U.S. employers hired 136,000 additional workers last month on net and wage growth slowed considerably rising only 2.9% over the year. Notably, private sector employment growth was weaker, growing only 114,000 in September with outright declines in both manufacturing and retail. Much of the public sector employment occurred at the state and local level and was not a result of additional Census hiring.
The unemployment rate fell to 3.5% from 3.7% in August. This is the lowest unemployment rate in 50 years. The labor force participation rate held steady at 63.2%, where it started the year. At the same time, the employment-to-population ratio rose by 0.1 percentage points. Taken together, this means that the unemployment rate fell for the right reasons as more people in the labor force got jobs.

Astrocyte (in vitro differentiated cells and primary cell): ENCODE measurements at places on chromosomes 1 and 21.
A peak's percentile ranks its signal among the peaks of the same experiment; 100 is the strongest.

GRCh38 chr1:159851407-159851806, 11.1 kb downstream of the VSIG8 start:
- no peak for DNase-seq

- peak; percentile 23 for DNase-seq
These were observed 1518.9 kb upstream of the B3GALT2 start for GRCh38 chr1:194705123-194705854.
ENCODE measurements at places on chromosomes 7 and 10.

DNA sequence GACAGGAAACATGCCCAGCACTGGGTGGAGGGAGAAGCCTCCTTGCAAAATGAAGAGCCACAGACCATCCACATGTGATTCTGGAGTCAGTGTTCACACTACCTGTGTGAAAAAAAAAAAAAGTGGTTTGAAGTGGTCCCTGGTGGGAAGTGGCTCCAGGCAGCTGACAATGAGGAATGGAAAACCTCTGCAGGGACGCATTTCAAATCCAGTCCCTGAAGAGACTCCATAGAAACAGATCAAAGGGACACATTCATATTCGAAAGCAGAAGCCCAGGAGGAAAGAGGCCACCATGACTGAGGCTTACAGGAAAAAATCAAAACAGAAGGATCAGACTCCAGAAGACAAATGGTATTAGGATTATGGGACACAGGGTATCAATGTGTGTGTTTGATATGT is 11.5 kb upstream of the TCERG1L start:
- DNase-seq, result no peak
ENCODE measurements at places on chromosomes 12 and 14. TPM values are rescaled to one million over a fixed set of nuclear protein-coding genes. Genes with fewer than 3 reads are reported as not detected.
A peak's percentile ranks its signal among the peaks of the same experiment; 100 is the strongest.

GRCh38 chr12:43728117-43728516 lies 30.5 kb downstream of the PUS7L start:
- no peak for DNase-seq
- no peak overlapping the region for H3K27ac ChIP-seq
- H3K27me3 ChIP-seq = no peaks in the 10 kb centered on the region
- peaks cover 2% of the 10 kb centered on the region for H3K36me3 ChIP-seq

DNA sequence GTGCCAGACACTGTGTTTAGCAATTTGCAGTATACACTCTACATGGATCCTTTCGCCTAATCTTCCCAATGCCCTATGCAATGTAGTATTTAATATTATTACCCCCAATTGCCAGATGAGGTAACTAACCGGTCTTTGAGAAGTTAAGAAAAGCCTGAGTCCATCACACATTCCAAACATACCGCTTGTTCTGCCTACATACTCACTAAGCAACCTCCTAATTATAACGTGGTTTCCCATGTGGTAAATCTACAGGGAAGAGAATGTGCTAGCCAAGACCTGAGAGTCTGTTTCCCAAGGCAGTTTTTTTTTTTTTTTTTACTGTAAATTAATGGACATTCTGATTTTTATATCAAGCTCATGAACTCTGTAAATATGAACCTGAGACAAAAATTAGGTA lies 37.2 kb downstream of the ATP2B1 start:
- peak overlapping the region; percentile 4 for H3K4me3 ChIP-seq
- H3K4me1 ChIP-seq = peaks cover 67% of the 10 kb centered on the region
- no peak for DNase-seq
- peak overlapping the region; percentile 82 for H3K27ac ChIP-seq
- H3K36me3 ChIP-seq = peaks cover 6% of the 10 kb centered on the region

The most disappointing news in today’s report is slowing nominal wage growth. Nominal wages rose 2.9% year-over-year in September, which is slower than expected in an economy that has had historically low unemployment—the unemployment rate has been at (or below) 4.0% for the past 19 months. There’s a chance the recent low of 2.9% is a blip, but it’s certainly a troubling sign and something to watch in coming months especially after the deceleration experienced in the first half of 2019.
The report suggests the Federal Reserve is doing the right thing by gradually lowering interest rates to ensure the longest recovery in modern economic history can be sustained—rather than peter out just as many lower- and middle-income households are starting to feel its benefits.